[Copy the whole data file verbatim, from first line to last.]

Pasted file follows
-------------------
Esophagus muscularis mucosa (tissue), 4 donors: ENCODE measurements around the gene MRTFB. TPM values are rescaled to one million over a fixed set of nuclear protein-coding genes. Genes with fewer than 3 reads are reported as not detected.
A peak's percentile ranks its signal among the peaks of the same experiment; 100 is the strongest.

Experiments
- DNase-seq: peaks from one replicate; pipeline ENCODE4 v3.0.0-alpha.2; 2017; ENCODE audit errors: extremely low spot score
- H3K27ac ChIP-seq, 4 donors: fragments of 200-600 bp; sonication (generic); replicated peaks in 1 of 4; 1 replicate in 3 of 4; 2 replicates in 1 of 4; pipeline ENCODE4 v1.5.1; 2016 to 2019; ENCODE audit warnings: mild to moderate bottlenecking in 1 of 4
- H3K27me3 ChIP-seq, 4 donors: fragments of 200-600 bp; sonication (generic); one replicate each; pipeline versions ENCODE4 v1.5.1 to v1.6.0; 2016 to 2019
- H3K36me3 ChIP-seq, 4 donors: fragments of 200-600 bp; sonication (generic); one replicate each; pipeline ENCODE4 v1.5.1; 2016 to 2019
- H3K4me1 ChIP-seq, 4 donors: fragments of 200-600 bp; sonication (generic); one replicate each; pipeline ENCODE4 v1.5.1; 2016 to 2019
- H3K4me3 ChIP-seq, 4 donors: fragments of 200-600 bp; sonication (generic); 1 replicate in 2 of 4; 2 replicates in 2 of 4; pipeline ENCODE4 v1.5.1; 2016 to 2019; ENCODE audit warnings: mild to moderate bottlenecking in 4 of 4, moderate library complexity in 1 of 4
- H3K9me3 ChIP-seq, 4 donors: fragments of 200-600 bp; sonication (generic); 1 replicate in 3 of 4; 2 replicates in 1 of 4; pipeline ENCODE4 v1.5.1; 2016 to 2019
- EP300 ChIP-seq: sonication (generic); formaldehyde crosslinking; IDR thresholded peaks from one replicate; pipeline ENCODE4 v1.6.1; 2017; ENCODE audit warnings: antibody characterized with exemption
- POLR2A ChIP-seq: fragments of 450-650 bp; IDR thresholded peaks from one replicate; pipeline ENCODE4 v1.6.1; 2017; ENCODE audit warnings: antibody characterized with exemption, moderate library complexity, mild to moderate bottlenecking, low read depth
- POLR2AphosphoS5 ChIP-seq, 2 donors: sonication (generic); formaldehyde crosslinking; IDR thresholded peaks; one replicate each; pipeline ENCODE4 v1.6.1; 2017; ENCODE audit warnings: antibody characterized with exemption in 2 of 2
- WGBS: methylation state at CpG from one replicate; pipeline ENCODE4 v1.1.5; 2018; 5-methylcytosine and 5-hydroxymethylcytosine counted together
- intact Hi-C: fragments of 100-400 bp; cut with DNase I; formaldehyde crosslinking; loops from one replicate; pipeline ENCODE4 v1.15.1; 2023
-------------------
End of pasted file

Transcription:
Esophagus muscularis mucosa (tissue), 4 donors: ENCODE measurements around the gene MRTFB. TPM values are rescaled to one million over a fixed set of nuclear protein-coding genes. Genes with fewer than 3 reads are reported as not detected.
A peak's percentile ranks its signal among the peaks of the same experiment; 100 is the strongest.

Experiments
- DNase-seq: peaks from one replicate; pipeline ENCODE4 v3.0.0-alpha.2; 2017; ENCODE audit errors: extremely low spot score
- H3K27ac ChIP-seq, 4 donors: fragments of 200-600 bp; sonication (generic); replicated peaks in 1 of 4; 1 replicate in 3 of 4; 2 replicates in 1 of 4; pipeline ENCODE4 v1.5.1; 2016 to 2019; ENCODE audit warnings: mild to moderate bottlenecking in 1 of 4
- H3K27me3 ChIP-seq, 4 donors: fragments of 200-600 bp; sonication (generic); one replicate each; pipeline versions ENCODE4 v1.5.1 to v1.6.0; 2016 to 2019
- H3K36me3 ChIP-seq, 4 donors: fragments of 200-600 bp; sonication (generic); one replicate each; pipeline ENCODE4 v1.5.1; 2016 to 2019
- H3K4me1 ChIP-seq, 4 donors: fragments of 200-600 bp; sonication (generic); one replicate each; pipeline ENCODE4 v1.5.1; 2016 to 2019
- H3K4me3 ChIP-seq, 4 donors: fragments of 200-600 bp; sonication (generic); 1 replicate in 2 of 4; 2 replicates in 2 of 4; pipeline ENCODE4 v1.5.1; 2016 to 2019; ENCODE audit warnings: mild to moderate bottlenecking in 4 of 4, moderate library complexity in 1 of 4
- H3K9me3 ChIP-seq, 4 donors: fragments of 200-600 bp; sonication (generic); 1 replicate in 3 of 4; 2 replicates in 1 of 4; pipeline ENCODE4 v1.5.1; 2016 to 2019
- EP300 ChIP-seq: sonication (generic); formaldehyde crosslinking; IDR thresholded peaks from one replicate; pipeline ENCODE4 v1.6.1; 2017; ENCODE audit warnings: antibody characterized with exemption
- POLR2A ChIP-seq: fragments of 450-650 bp; IDR thresholded peaks from one replicate; pipeline ENCODE4 v1.6.1; 2017; ENCODE audit warnings: antibody characterized with exemption, moderate library complexity, mild to moderate bottlenecking, low read depth
- POLR2AphosphoS5 ChIP-seq, 2 donors: sonication (generic); formaldehyde crosslinking; IDR thresholded peaks; one replicate each; pipeline ENCODE4 v1.6.1; 2017; ENCODE audit warnings: antibody characterized with exemption in 2 of 2
- WGBS: methylation state at CpG from one replicate; pipeline ENCODE4 v1.1.5; 2018; 5-methylcytosine and 5-hydroxymethylcytosine counted together
- intact Hi-C: fragments of 100-400 bp; cut with DNase I; formaldehyde crosslinking; loops from one replicate; pipeline ENCODE4 v1.15.1; 2023